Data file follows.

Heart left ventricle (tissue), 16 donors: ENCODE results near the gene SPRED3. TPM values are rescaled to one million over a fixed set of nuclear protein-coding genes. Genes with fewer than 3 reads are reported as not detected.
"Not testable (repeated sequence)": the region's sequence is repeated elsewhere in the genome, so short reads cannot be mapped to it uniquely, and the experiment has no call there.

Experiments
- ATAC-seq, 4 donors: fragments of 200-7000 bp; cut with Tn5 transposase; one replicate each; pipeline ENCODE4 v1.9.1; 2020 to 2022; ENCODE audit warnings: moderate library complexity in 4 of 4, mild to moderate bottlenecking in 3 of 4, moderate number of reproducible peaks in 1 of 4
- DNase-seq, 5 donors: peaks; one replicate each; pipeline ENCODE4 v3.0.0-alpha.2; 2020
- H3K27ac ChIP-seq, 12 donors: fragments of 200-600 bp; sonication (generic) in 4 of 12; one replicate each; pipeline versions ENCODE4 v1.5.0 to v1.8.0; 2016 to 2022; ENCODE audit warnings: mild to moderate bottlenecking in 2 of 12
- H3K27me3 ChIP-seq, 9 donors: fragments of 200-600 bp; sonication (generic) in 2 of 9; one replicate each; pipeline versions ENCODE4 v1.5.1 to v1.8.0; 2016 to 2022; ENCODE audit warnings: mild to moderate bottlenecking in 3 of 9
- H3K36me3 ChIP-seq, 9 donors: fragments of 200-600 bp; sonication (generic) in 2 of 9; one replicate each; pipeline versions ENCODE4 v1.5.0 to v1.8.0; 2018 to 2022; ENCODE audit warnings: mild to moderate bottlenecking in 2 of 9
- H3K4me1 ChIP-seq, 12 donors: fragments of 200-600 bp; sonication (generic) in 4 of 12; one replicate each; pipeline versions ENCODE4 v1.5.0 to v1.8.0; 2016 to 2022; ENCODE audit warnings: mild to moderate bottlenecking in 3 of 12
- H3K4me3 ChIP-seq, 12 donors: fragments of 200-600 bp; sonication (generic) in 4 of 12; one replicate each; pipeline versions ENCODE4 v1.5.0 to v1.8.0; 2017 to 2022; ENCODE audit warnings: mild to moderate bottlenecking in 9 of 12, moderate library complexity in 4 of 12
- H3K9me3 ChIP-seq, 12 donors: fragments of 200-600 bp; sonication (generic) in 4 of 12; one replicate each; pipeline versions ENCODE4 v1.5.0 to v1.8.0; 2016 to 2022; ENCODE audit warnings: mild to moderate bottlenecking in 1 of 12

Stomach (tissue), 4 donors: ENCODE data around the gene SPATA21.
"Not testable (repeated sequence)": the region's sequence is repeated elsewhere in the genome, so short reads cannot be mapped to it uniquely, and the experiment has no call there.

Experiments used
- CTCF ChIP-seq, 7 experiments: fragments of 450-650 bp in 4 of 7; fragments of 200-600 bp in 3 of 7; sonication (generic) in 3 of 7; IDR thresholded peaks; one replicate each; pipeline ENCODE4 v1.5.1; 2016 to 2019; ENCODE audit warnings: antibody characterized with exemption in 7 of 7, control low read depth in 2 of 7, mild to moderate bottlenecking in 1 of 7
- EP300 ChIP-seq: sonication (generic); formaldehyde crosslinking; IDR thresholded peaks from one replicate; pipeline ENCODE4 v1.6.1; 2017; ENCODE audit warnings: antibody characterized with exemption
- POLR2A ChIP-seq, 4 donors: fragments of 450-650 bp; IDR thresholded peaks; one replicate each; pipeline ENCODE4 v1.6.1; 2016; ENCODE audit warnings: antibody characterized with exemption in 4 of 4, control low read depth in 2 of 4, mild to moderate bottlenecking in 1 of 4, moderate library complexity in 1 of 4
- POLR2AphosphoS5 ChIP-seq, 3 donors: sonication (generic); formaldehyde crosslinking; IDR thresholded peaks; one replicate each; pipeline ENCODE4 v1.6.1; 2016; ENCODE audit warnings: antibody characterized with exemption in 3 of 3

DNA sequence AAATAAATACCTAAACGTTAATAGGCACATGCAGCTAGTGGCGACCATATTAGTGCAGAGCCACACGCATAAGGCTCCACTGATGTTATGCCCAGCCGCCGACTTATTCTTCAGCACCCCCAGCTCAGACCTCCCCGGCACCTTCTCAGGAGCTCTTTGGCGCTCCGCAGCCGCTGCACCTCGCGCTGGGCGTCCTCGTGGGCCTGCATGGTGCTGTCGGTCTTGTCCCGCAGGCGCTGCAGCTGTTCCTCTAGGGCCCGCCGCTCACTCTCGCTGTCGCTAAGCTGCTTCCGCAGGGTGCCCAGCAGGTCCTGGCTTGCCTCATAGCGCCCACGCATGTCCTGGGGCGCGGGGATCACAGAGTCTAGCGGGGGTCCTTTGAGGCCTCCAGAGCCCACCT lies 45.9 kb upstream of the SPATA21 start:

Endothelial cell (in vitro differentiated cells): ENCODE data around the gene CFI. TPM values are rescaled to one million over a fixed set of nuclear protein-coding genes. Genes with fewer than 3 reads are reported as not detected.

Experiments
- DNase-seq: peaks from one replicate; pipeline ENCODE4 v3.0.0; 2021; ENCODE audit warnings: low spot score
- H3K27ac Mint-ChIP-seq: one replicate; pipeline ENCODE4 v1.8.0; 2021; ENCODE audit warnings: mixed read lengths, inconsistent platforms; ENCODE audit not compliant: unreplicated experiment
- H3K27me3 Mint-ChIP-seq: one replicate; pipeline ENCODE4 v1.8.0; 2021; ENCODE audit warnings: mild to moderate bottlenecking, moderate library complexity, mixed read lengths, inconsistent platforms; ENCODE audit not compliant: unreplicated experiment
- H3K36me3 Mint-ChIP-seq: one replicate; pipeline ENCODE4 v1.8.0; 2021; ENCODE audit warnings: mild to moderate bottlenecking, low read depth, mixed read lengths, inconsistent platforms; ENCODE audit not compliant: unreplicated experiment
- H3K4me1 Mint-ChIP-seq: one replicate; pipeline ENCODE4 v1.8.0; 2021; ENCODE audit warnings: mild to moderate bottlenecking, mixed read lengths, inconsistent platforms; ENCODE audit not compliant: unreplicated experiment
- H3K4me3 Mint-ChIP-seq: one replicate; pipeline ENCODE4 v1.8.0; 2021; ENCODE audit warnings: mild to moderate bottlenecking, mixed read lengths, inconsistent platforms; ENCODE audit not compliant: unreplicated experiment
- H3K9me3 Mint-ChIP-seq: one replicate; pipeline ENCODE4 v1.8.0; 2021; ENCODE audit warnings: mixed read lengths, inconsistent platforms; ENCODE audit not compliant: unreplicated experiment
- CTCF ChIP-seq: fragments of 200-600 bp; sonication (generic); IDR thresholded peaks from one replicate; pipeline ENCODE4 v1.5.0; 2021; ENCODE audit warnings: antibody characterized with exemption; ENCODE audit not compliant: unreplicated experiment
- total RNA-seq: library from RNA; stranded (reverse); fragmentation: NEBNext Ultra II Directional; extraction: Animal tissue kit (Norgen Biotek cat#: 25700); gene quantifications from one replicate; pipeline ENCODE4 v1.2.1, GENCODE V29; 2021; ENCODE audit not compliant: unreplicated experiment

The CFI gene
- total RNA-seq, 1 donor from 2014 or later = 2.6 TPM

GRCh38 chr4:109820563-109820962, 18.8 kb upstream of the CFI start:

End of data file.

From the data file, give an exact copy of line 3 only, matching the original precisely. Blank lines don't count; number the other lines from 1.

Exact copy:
Experiments